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Superdelegates Are People, Too, Says Dean

By Kari Lydersen
CHICAGO -- While the Democratic presidential primary process has attracted most of the attention in recent months, the day-to-day business of Democratic politics grinds on. For Democratic National Committee chair Howard Dean, that means fund-raising for the general election race, regular outreach to core constituency groups, and -- these days -- defending the superdelegate system.

And so it was that a roomful of Democratic party politicos and leaders of Chicago's gay and lesbian business community congregated in a restaurant owned by city councilman Tom Tunney in the city's vibrant "Boystown" neighborhood last night. Though the event was not officially described as outreach to the gay and lesbian community, Dean's and DNC treasurer Andy Tobias's remarks focused almost exclusively on what Democrats have done for this demographic in various states, on such issues as same-sex marriage, adoption rights, domestic partner benefits, non-discrimination legislation and efforts to repeal the military's "don't ask, don't tell" policy.

"I like to remind straight audiences that the first man who took a bullet for George W. Bush in Iraq was (Staff Sgt.) Eric Alva, a gay man," said Dean, also criticizing the military's expulsion of gay Arabic-language translators.

He cheered Democrats for higher primary voter turnout in even traditionally Republican states. "In all states we are consistently out-turning-out them," he said. "Though maybe not out-outing them."

Dean pointed to city councilwoman Sandra Jackson in the crowd gathered below murals of Swedish maids and clusters of lingonberries to defend the concept of superdelegates, seemingly a sore point. "Let's not get too cranked up about superdelegates, they are just like you and just like me and just like Sandi," he said, adding that one of Wisconsin's superdelegates is a 21-year-old gay college student.

The hosts declined to take a position or comment on either Barack Obama's or Hillary Clinton's campaigns, saying their focus was promoting Democratic values and making sure a Democrat wins the White House, avoiding what they call "a third term for George W. Bush" in the form of John McCain.

"We have two superb candidates, an embarrassment of riches in every way except cash," said Tobias. He made clear that along with thanking these likely Democratic voters, the $85-per-person "grass roots" gathering was meant to fund the courting of less-sure voters.

"We'd love to send Governor Dean back to Washington with a pocketful of gay Chicago money," said Evanston resident Julie Matthei.

By Web Politics Editor  |  February 14, 2008; 5:50 PM ET
 
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Comments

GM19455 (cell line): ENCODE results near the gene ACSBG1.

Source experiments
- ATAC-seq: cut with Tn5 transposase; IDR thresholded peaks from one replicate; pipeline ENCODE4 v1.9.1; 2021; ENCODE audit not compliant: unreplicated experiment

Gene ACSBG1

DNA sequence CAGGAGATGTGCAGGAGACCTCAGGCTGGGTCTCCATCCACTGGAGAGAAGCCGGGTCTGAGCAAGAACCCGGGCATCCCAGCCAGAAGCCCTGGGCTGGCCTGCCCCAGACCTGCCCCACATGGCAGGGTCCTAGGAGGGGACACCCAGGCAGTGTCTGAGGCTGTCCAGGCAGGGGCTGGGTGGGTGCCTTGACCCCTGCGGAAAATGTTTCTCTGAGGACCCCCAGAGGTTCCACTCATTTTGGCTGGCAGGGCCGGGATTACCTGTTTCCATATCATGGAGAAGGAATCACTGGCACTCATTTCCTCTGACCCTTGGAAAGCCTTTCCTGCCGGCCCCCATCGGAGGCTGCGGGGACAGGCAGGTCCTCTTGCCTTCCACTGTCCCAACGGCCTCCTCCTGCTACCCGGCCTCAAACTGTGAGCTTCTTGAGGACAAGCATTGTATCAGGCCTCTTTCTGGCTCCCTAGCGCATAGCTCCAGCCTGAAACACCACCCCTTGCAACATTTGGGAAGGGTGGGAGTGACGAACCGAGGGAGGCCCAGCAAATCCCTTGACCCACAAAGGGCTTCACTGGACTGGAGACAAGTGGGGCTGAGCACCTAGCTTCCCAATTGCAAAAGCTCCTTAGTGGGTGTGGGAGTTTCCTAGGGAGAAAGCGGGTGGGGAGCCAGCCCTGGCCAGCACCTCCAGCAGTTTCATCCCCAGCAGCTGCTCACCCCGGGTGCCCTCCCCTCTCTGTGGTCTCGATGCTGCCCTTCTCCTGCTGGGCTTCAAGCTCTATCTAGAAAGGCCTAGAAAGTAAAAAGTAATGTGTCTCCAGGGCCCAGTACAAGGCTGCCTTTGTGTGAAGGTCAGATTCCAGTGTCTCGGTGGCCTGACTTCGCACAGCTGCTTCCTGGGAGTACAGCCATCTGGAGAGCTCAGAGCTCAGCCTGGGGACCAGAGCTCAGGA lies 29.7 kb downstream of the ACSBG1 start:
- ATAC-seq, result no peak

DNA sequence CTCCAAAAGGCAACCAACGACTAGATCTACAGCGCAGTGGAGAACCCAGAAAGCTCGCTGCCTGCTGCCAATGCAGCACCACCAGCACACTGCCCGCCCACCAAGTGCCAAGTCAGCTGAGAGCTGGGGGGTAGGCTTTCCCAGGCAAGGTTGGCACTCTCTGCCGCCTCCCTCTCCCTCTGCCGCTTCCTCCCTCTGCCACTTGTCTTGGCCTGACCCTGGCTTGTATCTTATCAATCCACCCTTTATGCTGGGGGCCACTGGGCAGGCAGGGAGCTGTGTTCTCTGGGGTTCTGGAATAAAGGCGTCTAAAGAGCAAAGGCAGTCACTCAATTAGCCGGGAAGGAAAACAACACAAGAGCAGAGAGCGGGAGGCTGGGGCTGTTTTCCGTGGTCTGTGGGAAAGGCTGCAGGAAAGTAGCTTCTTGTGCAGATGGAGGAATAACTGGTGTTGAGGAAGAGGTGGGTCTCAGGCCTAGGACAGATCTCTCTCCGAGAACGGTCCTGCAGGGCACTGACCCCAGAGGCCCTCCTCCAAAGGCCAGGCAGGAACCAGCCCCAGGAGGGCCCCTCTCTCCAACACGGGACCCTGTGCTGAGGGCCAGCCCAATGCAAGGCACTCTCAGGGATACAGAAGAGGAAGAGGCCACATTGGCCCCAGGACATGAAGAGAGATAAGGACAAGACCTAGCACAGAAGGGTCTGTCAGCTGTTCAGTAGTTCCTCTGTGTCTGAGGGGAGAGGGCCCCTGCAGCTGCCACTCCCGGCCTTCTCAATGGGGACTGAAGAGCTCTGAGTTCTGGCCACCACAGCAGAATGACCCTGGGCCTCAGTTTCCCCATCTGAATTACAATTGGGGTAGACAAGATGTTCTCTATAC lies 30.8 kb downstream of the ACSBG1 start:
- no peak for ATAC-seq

I wrote an article called Superdelegates Are People Too on my blog 2008 Democratic Convention Watch. It's about Oregon Superdelegate Jenny Greenleaf.

Maybe Howard Dean reads our site ;)

You can read it here
http://demconwatch.blogspot.com/2008/01/superdelegates-are-people-too.html

Posted by: oreodem | February 15, 2008 10:11 AM | Report abuse

"does anyone on this thread think their will be rioting if Hillary "steals" the election?"

I already have a plane ticket to Denver.

Posted by: malmberg | February 14, 2008 10:51 PM | Report abuse

I love it! Dean hurling himself back to D.C. with pockets' full of gay cash. How flagrante!! What a great image. And, actually, it is about time some real enthusiasm and verve entered the political arena. After 8 years of grimacing mass murderers and mafia-style power plays, it is nice to have a fun, yet very serious, image in my mind as I watch this grand spectacle. I even feel like I am participating...

I doubt if the republican-owned voting machines can mess things up this time! Obama has just enough distance from the well-heeled white male establishment that he might really change things. ?

Posted by: blackecho47 | February 14, 2008 10:43 PM | Report abuse

This irony is too great! The Dems tried to manufacture outrage over "not counting votes" in 2000 and 2004 (which never worked) - and now they will have Sharpton leading the charge to NOT count the votes of FL and MI voters, while a cabal of Democratic party leaders gets to trump the whole caucus process.

Posted by: pgr88 | February 14, 2008 8:49 PM | Report abuse

MORE POWER to the super-delegates -- DOUBLE their votes!!!

Posted by: JakeD | February 14, 2008 6:56 PM | Report abuse

If the superdelegates were being left alone to make up their own minds, or at least only lobbied by other superdelegates, I'd be more understanding of the system.

But when I read about Chelsea Clinton phoning a college student to try to sway his vote, am I alone in thinking that sounds like old-style "it isn't what you know, but who you know" politics? Dazzle and impress, ignore the boring bits of actual policy? Chelsea's a management consultant, not a politician, and her parents won't even let her talk to the media. And yet she's suddenly informed enough to lobby superdelegates? It just seems sleazy to me.

Posted by: TomJx | February 14, 2008 6:27 PM | Report abuse

Hillary can certainly fight on, but she cannot win. Obama's delegate lead is about to increase--Wisconsin and Hawaii. Re. the superdelegates: Many of these people are from states Obama is winning handily; very few if any will actually walk the political plank for Hillary. Once the Clinton ego realizes they have lost, we can focus on the R's.--Who by the way are unifying right now.

Posted by: gmundenat | February 14, 2008 6:14 PM | Report abuse

I say MORE POWER to the super-delegates -- DOUBLE their votes -- does anyone on this thread think their will be rioting if Hillary "steals" the election?

Posted by: JakeD | February 14, 2008 5:55 PM | Report abuse

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